Welcome Back To The Courthouse

Welcome Back To The Courthouse

Last March, at the very beginning of what became a pandemic, we were in San Francisco where some of the first COVID-19 cases were showing up in the U.S. Our clients were in the midst of putting on their case in the Capacitors trial in front of a live jury in Federal Court in the Northern District of California. Dr. Jim McClave’s testimony was up next. On the eve of taking the stand, we got the notice the court was shutting down and pressing pause on the trial. That pause turned indefinite and eventually the jury was dismissed and trial was set for a later date. 

That was the start of our at-home, virtual environment that we all have grown accustomed to now over a year later. Meetings, depositions, hearings, and even trials over Zoom have become commonplace — and I think we all have come to appreciate the efficiency they provide. We’ve grown to love the occasional interruption by a barking dog or child in need of a snack or help on their math homework. Anytime we get to sleep in our own beds the night before testifying, we are pretty happy campers!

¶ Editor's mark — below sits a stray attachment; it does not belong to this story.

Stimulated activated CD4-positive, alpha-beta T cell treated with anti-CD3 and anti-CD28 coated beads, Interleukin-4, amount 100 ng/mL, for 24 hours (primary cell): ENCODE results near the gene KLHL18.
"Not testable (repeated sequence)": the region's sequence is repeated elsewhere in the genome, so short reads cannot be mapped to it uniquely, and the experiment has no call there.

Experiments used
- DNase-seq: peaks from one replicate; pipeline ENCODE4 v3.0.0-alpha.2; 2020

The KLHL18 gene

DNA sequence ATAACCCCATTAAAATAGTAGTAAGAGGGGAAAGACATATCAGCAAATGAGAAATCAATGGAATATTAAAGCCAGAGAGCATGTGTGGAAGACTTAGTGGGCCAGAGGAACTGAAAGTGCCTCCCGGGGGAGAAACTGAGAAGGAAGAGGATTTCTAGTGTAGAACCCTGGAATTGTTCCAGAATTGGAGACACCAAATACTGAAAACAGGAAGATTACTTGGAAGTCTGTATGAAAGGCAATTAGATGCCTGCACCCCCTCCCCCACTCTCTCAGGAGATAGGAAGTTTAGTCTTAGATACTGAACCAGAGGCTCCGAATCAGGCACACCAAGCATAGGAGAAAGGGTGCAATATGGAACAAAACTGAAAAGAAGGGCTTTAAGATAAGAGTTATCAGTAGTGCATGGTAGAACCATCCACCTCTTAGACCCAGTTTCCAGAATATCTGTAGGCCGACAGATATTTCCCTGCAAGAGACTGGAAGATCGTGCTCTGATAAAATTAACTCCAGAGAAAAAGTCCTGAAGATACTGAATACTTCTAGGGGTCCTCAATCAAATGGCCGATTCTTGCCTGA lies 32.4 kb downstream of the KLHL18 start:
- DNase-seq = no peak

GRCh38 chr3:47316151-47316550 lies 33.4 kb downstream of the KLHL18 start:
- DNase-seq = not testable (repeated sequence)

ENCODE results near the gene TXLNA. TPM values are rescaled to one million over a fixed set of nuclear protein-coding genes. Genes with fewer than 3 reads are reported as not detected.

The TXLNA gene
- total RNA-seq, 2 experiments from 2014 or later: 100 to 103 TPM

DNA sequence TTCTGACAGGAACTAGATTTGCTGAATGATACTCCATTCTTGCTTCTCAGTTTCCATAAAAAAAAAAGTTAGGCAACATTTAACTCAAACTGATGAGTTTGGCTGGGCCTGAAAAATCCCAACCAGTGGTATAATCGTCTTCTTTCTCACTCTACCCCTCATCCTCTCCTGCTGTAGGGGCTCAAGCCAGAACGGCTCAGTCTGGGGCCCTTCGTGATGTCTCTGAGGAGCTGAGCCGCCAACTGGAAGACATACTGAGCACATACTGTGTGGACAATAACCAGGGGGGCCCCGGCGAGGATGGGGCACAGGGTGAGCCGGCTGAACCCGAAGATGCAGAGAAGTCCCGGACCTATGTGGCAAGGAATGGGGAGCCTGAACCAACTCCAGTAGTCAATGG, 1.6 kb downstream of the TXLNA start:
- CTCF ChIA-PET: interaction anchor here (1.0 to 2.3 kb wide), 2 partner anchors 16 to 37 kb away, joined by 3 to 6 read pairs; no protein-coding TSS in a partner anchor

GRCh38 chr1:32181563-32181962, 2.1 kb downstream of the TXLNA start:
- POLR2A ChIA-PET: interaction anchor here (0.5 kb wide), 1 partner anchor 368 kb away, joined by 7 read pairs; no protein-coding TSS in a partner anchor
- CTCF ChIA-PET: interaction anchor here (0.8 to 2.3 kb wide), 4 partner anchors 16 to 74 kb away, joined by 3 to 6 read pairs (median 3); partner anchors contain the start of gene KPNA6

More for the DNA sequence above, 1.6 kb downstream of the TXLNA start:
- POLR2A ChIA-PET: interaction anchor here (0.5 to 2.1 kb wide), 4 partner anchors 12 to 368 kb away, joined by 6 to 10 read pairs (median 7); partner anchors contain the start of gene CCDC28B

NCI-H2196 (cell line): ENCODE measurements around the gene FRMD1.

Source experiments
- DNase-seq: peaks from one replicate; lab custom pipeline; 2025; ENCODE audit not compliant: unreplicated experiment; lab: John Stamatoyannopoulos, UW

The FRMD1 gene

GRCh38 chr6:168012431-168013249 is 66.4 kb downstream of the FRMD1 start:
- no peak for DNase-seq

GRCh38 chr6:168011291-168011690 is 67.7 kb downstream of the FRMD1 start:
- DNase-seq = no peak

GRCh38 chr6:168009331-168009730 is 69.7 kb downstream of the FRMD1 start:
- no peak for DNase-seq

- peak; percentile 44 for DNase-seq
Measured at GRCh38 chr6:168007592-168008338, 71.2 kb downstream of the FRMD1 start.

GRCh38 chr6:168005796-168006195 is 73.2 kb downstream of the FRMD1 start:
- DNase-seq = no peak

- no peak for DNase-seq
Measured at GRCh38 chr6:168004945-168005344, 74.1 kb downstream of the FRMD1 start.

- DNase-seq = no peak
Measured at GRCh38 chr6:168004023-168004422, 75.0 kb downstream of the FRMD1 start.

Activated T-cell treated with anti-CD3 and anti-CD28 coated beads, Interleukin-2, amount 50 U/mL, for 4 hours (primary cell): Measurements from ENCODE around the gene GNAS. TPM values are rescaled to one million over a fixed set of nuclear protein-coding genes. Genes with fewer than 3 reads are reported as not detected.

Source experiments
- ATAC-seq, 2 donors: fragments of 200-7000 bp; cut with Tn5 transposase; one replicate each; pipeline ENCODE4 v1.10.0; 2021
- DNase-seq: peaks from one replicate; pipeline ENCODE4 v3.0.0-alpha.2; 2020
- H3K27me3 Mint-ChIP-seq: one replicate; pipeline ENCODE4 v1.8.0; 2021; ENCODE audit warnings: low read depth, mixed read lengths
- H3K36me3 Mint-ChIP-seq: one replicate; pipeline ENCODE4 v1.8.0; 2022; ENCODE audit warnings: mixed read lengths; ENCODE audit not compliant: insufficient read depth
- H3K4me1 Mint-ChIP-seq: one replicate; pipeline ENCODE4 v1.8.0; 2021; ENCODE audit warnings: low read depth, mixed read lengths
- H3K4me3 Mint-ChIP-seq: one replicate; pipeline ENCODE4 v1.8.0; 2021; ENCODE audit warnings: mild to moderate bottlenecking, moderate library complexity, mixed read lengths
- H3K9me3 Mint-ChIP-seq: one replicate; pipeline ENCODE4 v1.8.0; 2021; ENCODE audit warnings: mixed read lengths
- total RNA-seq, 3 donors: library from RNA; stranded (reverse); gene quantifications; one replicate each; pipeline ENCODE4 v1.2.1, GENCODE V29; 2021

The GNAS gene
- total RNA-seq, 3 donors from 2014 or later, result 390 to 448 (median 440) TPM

Even with the advantages of the Zoom era, there is simply no substitute for an in-person jury trial. The atmosphere and engagement is hard to achieve with any other setting, no matter how great the technology (or how quiet our pets are!). The environment and energy is what we live for. 

And this was very clear to us last week as we had our first in-person jury trial since the shutdown. Social distancing and masking were prevalent. Hand sanitizer was readily available. The number of people allowed in the courtroom was limited. And because courts are still largely working remotely, even the parking was easy! 

The atmosphere was what we have come to know and love in our line of work. Dr. McClave was able to look the jurors in the eyes and explain complex, statistical analysis in bite size, easy-to-understand pieces with the aid of helpful and beautiful demonstratives created by our talented Marketing and Communications team.